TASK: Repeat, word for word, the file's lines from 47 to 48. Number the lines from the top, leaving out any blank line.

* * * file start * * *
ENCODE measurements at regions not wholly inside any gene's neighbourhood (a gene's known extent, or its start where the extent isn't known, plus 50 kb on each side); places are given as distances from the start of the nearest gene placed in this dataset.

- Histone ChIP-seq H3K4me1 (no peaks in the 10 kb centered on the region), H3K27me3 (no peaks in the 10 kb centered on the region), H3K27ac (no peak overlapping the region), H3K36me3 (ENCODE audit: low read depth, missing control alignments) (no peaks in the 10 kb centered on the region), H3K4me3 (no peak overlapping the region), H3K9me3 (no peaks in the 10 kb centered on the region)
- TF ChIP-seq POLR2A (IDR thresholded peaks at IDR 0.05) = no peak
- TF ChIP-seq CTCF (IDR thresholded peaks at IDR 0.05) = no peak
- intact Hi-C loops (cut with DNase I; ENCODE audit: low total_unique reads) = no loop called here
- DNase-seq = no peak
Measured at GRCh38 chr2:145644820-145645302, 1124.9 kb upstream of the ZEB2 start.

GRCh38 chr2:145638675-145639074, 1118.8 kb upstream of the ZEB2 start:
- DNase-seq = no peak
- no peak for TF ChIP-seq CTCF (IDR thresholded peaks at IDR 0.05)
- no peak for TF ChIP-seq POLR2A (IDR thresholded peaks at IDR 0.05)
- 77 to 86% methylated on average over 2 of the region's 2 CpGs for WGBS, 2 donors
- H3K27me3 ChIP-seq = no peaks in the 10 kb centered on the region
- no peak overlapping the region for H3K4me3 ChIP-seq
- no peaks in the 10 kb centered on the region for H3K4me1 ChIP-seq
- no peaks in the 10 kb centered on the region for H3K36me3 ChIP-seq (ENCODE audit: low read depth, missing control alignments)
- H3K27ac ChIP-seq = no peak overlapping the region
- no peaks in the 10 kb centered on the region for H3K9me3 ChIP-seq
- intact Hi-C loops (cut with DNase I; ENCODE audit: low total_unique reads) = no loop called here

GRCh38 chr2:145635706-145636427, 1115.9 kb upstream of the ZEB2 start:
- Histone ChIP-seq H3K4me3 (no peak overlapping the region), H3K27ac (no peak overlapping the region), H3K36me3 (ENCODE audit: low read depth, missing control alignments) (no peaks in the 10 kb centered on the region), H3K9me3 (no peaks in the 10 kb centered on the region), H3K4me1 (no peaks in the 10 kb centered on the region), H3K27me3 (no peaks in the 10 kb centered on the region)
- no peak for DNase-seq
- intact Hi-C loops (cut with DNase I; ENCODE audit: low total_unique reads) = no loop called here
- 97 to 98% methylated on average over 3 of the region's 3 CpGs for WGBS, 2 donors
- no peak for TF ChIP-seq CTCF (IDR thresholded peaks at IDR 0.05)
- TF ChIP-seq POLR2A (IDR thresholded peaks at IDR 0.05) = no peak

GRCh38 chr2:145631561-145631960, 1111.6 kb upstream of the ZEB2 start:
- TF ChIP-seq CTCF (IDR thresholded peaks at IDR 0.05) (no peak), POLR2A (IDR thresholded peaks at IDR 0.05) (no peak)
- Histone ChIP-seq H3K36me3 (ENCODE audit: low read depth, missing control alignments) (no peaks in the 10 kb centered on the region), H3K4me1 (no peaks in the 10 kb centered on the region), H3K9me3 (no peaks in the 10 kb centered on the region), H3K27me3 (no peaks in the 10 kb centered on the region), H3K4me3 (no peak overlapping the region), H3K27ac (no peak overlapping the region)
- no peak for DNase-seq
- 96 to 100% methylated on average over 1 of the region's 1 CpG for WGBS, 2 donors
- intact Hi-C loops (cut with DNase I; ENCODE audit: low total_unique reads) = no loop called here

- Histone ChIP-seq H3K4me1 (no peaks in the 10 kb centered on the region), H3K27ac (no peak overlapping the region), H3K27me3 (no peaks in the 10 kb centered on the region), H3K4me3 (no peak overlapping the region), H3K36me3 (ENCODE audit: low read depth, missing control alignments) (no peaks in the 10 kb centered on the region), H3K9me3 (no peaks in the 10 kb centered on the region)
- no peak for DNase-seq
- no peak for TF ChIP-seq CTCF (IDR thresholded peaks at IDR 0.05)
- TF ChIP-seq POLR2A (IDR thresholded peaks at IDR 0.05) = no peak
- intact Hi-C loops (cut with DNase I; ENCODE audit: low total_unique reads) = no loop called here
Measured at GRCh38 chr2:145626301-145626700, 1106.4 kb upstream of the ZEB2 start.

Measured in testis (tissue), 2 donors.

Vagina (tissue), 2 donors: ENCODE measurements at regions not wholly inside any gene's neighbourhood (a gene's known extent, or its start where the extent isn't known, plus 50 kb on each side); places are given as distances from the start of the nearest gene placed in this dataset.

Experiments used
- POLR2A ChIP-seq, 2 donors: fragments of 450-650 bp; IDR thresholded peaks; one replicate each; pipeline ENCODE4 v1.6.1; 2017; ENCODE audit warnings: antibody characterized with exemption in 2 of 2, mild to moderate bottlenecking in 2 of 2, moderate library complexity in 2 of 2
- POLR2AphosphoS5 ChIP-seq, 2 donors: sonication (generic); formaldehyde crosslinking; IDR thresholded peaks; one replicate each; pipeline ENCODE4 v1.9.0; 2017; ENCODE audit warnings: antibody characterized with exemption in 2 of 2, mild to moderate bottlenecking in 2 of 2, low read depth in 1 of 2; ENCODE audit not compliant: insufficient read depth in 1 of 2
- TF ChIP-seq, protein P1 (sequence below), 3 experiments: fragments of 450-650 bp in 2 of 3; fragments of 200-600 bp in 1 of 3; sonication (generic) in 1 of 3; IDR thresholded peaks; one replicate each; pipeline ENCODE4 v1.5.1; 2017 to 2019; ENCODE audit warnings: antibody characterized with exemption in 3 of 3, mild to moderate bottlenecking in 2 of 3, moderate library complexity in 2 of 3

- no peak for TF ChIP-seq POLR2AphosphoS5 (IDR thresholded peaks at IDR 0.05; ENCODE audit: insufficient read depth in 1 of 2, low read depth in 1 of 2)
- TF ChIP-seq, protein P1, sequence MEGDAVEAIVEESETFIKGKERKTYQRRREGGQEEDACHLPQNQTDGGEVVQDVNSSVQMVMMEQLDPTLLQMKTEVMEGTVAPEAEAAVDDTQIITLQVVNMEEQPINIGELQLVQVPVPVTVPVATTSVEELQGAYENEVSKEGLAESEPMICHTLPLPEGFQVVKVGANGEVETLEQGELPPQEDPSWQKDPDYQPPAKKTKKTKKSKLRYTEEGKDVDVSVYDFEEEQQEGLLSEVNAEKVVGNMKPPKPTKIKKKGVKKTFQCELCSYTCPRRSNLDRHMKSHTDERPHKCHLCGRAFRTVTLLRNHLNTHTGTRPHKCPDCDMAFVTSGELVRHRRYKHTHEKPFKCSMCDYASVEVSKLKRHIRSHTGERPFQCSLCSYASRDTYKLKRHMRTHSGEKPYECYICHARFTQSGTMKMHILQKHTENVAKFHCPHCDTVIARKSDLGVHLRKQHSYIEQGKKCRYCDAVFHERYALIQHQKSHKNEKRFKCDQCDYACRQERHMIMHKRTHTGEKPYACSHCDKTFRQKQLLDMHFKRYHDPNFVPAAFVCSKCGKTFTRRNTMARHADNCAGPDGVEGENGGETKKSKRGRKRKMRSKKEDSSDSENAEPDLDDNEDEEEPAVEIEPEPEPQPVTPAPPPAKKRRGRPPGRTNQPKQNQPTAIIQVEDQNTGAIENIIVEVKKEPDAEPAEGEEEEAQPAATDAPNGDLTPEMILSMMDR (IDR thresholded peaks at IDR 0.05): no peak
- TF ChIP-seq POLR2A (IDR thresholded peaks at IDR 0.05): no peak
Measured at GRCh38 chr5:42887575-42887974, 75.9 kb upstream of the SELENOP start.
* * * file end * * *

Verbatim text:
- TF ChIP-seq POLR2A (IDR thresholded peaks at IDR 0.05): no peak
Measured at GRCh38 chr5:42887575-42887974, 75.9 kb upstream of the SELENOP start.